What am I missing here? Why are people still buying REITs at these prices?
Singapore Dividend Stocks
Singapore Dividend stocks on the other hand, are interesting. The market has come down quite significantly for some of the blue chip dividend plays, especially those China related ones. The bank stocks have come down a fair bit too.
So I actually think there are opportunities here for a long term investor, who is prepared to average in right now and ride out the volatility.
Names that I like include Netlink, Singtel, CapitaLand, and the 3 local banks, but again, because I already have exposure to many of them, I’m slightly wary of adding too strongly to my position at this stage in the cycle.
Singapore Savings Bonds
I’ve set out the yields from the latest June bonds, against the January 2019 bonds below.
The 1 year yield has come down from 2.01% to 1.88%, and the 10 year from 2.45% to 2.13%. That’s a huge move in just 6 months.
Would I invest in Singapore Savings bonds at these kind of yields? Well, SSBs are basically the risk free rate for SGD assets, so it sets the benchmark for all other risk assets. So unfortunately, I’ll still invest in it if I had spare cash that I didn’t want to take any risk with. There’s just no alternative.
|Year from issue date||1||2||3||4||5||6||7||8||9||10|
|Average return per year, %*||1.88||1.88||1.88||1.92||1.96||1.99||2.02||2.06||2.09||2.13|
|YEAR FROM ISSUE DATE||1||2||3||4||5||6||7||8||9||10|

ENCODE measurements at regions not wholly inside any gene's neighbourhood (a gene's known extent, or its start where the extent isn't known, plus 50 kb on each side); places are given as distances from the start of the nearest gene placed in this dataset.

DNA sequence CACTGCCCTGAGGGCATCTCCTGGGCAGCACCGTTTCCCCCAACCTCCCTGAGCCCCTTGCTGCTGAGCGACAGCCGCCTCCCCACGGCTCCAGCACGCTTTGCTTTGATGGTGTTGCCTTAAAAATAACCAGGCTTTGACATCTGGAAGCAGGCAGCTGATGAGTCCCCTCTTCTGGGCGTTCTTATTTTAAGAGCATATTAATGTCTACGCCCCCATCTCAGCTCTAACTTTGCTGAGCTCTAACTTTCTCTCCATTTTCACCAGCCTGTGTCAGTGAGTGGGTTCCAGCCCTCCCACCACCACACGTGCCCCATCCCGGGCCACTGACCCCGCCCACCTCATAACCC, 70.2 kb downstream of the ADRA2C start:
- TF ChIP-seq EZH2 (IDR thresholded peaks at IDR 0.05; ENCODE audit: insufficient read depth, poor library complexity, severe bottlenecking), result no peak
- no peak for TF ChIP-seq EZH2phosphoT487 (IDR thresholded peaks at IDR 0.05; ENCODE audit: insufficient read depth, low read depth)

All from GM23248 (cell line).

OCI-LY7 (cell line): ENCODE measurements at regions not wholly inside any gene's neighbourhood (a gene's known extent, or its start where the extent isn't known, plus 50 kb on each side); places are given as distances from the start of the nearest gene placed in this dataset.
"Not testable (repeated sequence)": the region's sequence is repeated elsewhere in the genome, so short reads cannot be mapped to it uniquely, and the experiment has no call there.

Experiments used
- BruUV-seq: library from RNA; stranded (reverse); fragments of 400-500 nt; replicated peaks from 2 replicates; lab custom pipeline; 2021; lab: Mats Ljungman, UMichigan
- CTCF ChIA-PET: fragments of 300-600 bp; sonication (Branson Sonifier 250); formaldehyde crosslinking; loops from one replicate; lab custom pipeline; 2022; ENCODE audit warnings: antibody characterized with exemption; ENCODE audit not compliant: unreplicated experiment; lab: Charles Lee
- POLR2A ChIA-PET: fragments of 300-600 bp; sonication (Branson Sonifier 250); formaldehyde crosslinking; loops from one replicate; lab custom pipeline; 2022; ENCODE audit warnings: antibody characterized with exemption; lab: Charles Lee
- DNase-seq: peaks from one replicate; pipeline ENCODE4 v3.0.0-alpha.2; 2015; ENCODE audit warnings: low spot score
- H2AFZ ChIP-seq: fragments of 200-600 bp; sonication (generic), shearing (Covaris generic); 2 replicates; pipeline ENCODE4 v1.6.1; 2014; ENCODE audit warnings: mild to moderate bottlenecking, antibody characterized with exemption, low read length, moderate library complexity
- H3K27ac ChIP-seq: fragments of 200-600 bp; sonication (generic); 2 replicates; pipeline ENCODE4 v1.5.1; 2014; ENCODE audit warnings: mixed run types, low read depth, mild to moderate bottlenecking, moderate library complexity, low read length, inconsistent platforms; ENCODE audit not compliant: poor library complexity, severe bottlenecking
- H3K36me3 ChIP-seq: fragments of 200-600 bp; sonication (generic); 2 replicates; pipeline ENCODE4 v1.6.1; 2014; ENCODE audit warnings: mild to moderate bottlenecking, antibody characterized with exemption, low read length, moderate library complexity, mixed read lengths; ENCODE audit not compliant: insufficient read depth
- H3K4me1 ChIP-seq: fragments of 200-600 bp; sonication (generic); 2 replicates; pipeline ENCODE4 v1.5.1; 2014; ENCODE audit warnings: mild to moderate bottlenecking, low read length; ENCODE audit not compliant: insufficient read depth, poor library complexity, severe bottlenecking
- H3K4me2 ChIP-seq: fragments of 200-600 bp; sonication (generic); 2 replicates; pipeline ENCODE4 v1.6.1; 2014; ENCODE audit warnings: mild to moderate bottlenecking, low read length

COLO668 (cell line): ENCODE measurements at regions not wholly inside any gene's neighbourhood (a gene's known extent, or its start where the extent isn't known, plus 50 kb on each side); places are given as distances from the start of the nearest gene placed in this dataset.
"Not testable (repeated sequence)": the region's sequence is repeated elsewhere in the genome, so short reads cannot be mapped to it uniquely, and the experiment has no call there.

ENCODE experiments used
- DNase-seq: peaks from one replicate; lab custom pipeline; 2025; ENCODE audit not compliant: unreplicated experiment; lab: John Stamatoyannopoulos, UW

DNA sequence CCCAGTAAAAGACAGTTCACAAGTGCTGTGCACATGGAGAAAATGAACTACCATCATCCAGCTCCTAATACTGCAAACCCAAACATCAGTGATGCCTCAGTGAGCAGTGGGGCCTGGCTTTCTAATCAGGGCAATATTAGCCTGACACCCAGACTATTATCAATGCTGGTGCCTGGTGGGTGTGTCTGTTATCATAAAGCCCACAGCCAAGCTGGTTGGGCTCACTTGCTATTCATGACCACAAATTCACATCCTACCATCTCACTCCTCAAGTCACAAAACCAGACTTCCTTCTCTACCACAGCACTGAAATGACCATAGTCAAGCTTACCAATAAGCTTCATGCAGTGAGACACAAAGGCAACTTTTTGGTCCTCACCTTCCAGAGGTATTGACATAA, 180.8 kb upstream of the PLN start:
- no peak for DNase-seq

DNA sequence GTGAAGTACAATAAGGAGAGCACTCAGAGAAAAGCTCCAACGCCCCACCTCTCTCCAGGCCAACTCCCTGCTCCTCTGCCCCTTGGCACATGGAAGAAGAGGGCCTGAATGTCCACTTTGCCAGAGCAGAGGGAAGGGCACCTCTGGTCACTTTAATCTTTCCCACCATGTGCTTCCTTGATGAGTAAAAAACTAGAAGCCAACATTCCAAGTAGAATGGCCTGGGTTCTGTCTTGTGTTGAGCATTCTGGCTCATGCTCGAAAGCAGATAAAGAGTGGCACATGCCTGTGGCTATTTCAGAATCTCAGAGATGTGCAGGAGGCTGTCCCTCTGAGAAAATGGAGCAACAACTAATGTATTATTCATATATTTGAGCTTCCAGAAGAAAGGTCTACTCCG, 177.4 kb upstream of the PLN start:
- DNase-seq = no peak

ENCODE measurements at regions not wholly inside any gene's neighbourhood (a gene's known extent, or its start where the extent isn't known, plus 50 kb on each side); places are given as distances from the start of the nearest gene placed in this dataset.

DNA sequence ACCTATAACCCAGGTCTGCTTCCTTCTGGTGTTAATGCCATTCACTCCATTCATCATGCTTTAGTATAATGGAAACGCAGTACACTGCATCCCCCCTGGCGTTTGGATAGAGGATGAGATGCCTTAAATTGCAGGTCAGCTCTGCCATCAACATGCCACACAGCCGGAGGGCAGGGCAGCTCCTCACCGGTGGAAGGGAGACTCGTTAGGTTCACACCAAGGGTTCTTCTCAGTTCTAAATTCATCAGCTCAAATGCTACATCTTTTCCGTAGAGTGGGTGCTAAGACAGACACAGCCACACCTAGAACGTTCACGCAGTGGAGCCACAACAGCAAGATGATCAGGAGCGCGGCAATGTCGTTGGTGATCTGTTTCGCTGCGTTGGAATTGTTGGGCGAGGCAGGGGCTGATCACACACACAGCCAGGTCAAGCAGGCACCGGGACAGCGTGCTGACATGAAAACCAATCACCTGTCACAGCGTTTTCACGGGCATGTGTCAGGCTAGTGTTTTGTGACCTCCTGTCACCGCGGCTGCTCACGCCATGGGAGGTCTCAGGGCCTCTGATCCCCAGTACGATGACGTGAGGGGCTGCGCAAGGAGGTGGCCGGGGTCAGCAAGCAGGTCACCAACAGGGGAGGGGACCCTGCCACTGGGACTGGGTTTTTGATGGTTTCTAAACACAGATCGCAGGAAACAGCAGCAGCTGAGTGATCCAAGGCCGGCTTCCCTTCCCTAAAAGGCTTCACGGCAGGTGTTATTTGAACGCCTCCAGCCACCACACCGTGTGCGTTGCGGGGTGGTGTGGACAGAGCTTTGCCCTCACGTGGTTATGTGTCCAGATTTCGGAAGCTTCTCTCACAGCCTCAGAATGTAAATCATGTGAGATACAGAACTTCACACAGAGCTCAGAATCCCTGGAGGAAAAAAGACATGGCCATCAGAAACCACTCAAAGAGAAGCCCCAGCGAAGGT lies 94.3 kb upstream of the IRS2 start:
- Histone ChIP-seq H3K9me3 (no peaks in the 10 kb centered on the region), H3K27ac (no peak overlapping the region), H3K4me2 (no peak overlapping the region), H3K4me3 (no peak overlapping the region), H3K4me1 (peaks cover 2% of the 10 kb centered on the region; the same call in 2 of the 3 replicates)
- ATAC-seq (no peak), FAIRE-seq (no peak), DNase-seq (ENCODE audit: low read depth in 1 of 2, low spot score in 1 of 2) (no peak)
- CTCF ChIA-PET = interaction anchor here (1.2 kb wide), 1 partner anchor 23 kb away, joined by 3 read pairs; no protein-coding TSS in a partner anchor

|Average p.a. return, %**||2.01||2.07||2.13||2.18||2.24||2.28||2.33||2.37||2.41||2.45|
Probably the most interesting asset class right now is residential property.
Just this week, news came out that Braddell View was trying (and failed) to sell the property in an en bloc tender, with a reserve price of $2.08 billion. I found this pretty interesting because here we are talking about the rapid deterioration in the global macro climate, and then these guys are trying to get a property developer to cough up $2.08 billion (excluding construction costs) to buy over their land. Really?
To put it mildly, it’s going to be hard to find a developer to be able to (and willing) to splash out this much liquidity in this macro climate, especially after the cooling measures imposed by the government last year.
But that’s also the thing about Singapore residential property, because it’s such a tightly controlled market (by the government), it’s actually less responsive to global macro factors than we would think. Add to that the fact that property is illiquid and usually takes 9 to 12 months to respond to what’s going on in the world, and you have a very unique asset class.